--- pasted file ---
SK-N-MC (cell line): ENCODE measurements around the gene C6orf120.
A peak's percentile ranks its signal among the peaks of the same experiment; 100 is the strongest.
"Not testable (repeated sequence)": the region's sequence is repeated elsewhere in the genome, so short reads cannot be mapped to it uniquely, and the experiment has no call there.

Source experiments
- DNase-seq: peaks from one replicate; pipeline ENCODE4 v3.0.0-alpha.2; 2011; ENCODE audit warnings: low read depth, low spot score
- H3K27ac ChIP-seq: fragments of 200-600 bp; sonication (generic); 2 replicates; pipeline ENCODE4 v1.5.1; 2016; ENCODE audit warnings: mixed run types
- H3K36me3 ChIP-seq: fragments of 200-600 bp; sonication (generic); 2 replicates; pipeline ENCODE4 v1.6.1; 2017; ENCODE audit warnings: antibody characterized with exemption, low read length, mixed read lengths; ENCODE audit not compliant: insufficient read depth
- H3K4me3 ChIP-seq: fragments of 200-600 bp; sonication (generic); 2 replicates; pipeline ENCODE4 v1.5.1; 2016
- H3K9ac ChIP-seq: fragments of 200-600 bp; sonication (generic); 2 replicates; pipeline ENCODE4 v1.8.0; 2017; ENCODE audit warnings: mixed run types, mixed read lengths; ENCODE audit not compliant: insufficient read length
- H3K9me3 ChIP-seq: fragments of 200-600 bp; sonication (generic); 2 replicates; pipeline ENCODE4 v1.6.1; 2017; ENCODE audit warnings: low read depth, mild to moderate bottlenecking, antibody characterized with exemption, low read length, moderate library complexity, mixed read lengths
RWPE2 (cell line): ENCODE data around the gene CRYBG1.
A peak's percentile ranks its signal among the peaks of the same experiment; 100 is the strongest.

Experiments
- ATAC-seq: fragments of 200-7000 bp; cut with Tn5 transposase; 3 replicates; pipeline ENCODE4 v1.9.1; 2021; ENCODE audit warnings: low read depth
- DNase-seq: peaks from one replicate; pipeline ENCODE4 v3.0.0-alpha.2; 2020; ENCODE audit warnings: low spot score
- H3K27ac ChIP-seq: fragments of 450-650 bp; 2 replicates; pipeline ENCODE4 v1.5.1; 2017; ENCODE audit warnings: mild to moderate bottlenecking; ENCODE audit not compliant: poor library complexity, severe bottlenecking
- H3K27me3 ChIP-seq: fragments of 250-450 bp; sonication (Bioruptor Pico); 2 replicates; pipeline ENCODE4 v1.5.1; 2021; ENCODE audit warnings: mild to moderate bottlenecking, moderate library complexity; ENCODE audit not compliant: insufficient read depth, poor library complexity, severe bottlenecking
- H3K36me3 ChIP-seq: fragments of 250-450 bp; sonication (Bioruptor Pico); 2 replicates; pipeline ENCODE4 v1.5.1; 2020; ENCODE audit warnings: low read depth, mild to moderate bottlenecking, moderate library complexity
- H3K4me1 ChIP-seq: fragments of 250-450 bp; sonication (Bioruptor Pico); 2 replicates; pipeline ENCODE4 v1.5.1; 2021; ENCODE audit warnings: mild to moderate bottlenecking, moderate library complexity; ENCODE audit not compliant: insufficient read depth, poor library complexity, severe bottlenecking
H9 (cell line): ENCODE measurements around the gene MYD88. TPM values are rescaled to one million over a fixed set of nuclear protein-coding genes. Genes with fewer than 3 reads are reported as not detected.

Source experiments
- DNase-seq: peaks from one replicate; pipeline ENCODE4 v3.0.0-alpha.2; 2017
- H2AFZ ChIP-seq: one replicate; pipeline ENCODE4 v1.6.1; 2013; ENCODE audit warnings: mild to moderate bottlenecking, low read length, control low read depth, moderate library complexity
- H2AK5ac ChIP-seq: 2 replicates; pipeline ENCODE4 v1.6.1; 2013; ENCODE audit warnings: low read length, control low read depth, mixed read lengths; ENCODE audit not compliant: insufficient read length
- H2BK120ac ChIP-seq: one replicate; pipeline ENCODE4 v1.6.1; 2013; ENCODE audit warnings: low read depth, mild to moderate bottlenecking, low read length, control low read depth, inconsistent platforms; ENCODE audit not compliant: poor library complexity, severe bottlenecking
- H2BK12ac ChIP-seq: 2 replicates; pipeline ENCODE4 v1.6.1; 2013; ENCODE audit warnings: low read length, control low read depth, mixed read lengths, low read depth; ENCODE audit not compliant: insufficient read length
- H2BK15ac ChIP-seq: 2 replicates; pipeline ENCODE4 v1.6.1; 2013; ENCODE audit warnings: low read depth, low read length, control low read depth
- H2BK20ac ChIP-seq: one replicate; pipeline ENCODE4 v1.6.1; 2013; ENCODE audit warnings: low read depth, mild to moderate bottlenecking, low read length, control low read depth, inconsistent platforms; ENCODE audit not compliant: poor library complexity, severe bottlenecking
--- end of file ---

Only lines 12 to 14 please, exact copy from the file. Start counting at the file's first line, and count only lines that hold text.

A peak's percentile ranks its signal among the peaks of the same experiment; 100 is the strongest.

Experiments
- ATAC-seq: fragments of 200-7000 bp; cut with Tn5 transposase; 3 replicates; pipeline ENCODE4 v1.9.1; 2021; ENCODE audit warnings: low read depth